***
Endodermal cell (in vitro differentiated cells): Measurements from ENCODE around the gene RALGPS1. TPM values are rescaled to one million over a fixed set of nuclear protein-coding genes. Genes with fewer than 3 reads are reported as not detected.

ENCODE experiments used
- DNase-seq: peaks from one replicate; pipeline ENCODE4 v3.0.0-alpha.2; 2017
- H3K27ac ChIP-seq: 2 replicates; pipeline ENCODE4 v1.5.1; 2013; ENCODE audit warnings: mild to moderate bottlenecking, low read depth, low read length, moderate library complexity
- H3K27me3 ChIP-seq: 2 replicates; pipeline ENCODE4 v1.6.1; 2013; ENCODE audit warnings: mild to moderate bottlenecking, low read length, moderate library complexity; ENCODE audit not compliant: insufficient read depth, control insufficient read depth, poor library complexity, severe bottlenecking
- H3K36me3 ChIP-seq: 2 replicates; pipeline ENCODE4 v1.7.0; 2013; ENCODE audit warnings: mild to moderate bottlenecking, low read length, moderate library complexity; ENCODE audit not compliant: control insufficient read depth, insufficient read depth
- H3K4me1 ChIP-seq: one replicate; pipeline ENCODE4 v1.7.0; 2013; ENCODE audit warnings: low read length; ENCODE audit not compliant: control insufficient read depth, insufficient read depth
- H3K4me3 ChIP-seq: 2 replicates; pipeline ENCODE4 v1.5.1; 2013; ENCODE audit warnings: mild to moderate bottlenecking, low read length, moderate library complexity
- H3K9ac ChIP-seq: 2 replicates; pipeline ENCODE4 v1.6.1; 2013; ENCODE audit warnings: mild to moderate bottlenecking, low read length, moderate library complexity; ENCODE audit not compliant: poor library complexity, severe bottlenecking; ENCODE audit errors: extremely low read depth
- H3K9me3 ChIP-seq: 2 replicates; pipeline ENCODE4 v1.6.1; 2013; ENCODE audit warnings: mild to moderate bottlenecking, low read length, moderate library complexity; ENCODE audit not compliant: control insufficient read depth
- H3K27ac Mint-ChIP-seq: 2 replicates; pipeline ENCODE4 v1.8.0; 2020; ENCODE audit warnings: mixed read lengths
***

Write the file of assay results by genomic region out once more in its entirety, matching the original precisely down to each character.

Endodermal cell (in vitro differentiated cells): Measurements from ENCODE around the gene RALGPS1. TPM values are rescaled to one million over a fixed set of nuclear protein-coding genes. Genes with fewer than 3 reads are reported as not detected.

ENCODE experiments used
- DNase-seq: peaks from one replicate; pipeline ENCODE4 v3.0.0-alpha.2; 2017
- H3K27ac ChIP-seq: 2 replicates; pipeline ENCODE4 v1.5.1; 2013; ENCODE audit warnings: mild to moderate bottlenecking, low read depth, low read length, moderate library complexity
- H3K27me3 ChIP-seq: 2 replicates; pipeline ENCODE4 v1.6.1; 2013; ENCODE audit warnings: mild to moderate bottlenecking, low read length, moderate library complexity; ENCODE audit not compliant: insufficient read depth, control insufficient read depth, poor library complexity, severe bottlenecking
- H3K36me3 ChIP-seq: 2 replicates; pipeline ENCODE4 v1.7.0; 2013; ENCODE audit warnings: mild to moderate bottlenecking, low read length, moderate library complexity; ENCODE audit not compliant: control insufficient read depth, insufficient read depth
- H3K4me1 ChIP-seq: one replicate; pipeline ENCODE4 v1.7.0; 2013; ENCODE audit warnings: low read length; ENCODE audit not compliant: control insufficient read depth, insufficient read depth
- H3K4me3 ChIP-seq: 2 replicates; pipeline ENCODE4 v1.5.1; 2013; ENCODE audit warnings: mild to moderate bottlenecking, low read length, moderate library complexity
- H3K9ac ChIP-seq: 2 replicates; pipeline ENCODE4 v1.6.1; 2013; ENCODE audit warnings: mild to moderate bottlenecking, low read length, moderate library complexity; ENCODE audit not compliant: poor library complexity, severe bottlenecking; ENCODE audit errors: extremely low read depth
- H3K9me3 ChIP-seq: 2 replicates; pipeline ENCODE4 v1.6.1; 2013; ENCODE audit warnings: mild to moderate bottlenecking, low read length, moderate library complexity; ENCODE audit not compliant: control insufficient read depth
- H3K27ac Mint-ChIP-seq: 2 replicates; pipeline ENCODE4 v1.8.0; 2020; ENCODE audit warnings: mixed read lengths